On June 14, 2012, in an effort to collect the assessed tax, the IRS sent petitioners a Notice of Federal Tax Lien Filing and Your Right to a Hearing Under IRC 6320. On July 13, 2012, petitioners submitted Form 12153, Request for a Collection Due Process or Equivalent Hearing. Their OIC appeal and their request for a CDP hearing were consolidated, and on January 22, 2013, petitioners had a face-to-face hearing with an SO from the IRS Appeals Office.
During the CDP hearing petitioners raised both their underlying tax liability for 2010 and the rejection of their OIC. With respect to their underlying tax liability, the SO determined that Mr. Kakeh's settlement proceeds were not excludable from gross income under section 104(a) and that petitioners had properly reported the entire $433,084 for 2010, the year in which they received the money. However, the SO agreed to abate both the late-filing addition to tax and the failure-to-pay-timely addition to tax.
With respect to the OIC, the SO made several concessions in petitioners' favor. He eliminated the value of petitioners' car from his collection analysis; he reduced the collection value of petitioners' home; and he accepted all of their monthly expenses as claimed. Despite these favorable adjustments, the SO determined that petitioners had equity of at least $337,291 in their assets, which was sufficient to pay their 2010 tax liability in full.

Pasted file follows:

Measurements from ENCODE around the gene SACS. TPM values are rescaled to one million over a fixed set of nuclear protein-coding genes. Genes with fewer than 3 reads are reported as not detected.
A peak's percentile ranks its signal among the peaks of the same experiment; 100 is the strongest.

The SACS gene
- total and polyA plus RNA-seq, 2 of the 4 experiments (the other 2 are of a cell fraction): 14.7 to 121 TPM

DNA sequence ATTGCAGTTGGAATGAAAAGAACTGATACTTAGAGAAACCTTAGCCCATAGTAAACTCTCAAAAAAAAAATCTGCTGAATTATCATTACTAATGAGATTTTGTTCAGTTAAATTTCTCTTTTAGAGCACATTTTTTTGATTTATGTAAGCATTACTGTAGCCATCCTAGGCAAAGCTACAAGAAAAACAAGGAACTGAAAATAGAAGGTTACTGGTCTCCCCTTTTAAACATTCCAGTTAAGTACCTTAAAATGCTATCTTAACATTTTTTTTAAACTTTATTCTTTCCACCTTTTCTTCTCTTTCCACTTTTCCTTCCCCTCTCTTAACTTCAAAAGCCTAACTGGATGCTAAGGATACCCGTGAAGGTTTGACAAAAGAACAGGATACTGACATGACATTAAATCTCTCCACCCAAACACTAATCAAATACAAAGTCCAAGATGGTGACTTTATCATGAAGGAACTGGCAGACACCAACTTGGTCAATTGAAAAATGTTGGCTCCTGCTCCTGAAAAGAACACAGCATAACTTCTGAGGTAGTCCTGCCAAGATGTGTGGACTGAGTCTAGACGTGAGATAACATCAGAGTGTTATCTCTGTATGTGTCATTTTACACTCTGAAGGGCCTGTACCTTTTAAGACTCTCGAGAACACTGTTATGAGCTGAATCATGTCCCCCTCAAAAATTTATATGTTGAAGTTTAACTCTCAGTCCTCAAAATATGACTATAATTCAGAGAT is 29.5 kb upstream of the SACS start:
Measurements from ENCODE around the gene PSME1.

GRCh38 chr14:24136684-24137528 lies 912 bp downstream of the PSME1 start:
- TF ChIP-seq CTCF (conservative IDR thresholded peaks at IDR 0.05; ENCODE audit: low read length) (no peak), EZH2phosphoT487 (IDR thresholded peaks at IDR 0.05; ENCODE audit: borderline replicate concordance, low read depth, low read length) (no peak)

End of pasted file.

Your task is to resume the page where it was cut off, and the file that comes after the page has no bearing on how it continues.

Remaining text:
This last concession was not trivial. Petitioners' claimed household expenses, which they were not asked to substantiate, included $3,126 of monthly housing and utility costs, even though they had no encumbrance on their home.
Mr. Kakeh asked the SO to consider his age (68), the number of his dependents, and his limited retirement income as reasons he should not have to pay the balance due. He did not request consideration of any health problems except to ask that his monthly medical expenses of $384 be taken into account, which the SO agreed to do. The SO suggested a home equity loan or a reverse mortgage as a mechanism for accessing the equity in petitioners' home, which was and continues to be unencumbered. Petitioners refused to consider these options.
Petitioners allege in their petition that they subsequently raised their offer from $3,000 to $18,000, with the requisite funds to be withdrawn from Mr. Kakeh's retirement account. The SO in his activity report makes no reference to an increased offer, and petitioners provided no documentary evidence that such an offer was actually made. Because we would reach the same conclusion regardless of whether petitioners' final offer was $3,000 or $18,000, any factual dispute on this point is immaterial to our decision.
Upon review of the administrative file the SO confirmed that petitioners' tax liability for 2010 had been properly assessed and that all other requirements of applicable law and administrative procedure had been met. He determined that petitioners were ineligible for an OIC because their assets were sufficient to pay the outstanding liability in full. The SO accordingly closed the case, and on April 18, 2013, the IRS issued a notice of determination rejecting petitioners' proposed OIC and sustaining the notice of tax lien filing. Petitioners timely sought review in this Court, and on January 12, 2015, the parties filed cross-motions for summary judgment.